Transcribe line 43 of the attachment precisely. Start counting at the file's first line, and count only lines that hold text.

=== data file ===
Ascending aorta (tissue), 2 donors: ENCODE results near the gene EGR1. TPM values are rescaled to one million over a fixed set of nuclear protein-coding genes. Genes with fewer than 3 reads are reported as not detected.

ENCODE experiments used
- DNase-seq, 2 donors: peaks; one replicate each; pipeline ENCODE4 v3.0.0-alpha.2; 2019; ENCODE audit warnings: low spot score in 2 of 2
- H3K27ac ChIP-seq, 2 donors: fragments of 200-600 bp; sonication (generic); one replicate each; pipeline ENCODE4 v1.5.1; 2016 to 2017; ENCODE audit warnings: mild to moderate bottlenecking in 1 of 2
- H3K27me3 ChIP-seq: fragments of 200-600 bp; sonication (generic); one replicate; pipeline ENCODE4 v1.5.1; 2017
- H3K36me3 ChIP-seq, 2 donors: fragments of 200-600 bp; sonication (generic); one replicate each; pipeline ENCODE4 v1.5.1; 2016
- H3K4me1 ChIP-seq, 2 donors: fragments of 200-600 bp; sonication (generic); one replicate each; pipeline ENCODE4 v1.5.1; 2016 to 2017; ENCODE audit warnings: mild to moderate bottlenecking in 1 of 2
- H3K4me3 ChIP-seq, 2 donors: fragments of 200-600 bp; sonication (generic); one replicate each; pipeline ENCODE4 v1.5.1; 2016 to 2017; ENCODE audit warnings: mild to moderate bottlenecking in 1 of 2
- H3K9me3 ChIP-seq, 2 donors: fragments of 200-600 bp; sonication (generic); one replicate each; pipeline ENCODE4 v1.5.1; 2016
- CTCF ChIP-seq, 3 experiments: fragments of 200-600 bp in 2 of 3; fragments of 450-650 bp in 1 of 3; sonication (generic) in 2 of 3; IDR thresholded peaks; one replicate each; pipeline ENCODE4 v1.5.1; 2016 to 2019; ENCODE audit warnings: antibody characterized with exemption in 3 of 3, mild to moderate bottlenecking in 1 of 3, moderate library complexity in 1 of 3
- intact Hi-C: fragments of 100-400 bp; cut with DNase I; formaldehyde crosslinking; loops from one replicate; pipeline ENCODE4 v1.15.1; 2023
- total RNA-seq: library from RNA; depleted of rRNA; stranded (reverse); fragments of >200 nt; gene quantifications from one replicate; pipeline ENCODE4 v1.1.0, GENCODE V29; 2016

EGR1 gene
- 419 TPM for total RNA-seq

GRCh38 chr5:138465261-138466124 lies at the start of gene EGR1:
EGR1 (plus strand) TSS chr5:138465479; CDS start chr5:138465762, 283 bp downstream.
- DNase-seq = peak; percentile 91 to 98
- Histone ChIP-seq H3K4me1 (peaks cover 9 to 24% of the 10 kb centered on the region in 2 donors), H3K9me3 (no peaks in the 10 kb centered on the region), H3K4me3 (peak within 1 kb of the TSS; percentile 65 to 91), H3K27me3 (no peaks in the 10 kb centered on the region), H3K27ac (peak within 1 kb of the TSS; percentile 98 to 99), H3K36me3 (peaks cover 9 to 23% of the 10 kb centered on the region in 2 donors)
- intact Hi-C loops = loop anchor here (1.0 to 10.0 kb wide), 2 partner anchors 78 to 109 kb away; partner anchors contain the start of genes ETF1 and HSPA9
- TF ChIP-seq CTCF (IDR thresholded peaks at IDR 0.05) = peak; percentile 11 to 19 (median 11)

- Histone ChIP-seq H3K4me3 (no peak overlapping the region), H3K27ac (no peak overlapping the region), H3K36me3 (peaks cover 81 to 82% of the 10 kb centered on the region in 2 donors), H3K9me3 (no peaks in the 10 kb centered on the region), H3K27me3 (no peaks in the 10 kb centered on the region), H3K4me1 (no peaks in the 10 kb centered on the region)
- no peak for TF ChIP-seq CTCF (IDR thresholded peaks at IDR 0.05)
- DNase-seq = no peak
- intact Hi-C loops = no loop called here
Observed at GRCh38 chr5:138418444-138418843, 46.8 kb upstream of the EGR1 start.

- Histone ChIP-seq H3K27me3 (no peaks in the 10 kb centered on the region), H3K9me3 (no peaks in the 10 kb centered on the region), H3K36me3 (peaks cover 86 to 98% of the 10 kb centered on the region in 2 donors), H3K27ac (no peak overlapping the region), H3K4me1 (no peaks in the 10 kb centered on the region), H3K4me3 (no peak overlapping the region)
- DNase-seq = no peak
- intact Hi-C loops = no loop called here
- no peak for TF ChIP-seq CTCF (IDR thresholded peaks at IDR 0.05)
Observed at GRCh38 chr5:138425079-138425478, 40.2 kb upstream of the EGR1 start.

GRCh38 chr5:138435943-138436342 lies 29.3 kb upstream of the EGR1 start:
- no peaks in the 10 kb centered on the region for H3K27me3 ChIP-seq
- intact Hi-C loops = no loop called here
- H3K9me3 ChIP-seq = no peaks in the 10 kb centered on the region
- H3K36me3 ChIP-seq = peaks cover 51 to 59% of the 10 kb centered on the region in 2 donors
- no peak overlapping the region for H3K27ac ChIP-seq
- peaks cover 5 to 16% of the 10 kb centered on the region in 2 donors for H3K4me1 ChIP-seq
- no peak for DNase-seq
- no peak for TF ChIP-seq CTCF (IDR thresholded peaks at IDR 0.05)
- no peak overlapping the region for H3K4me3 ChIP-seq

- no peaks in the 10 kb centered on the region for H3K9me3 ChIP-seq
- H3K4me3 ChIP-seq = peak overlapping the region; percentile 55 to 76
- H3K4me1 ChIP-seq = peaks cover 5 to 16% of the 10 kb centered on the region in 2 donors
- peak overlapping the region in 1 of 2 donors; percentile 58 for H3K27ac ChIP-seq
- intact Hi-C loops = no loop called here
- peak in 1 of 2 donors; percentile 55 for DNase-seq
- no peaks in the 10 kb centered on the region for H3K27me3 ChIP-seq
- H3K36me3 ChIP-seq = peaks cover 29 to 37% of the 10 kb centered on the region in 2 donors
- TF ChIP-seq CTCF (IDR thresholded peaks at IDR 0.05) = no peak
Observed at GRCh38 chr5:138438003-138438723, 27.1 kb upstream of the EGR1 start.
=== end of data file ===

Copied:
- H3K4me1 ChIP-seq = peaks cover 5 to 16% of the 10 kb centered on the region in 2 donors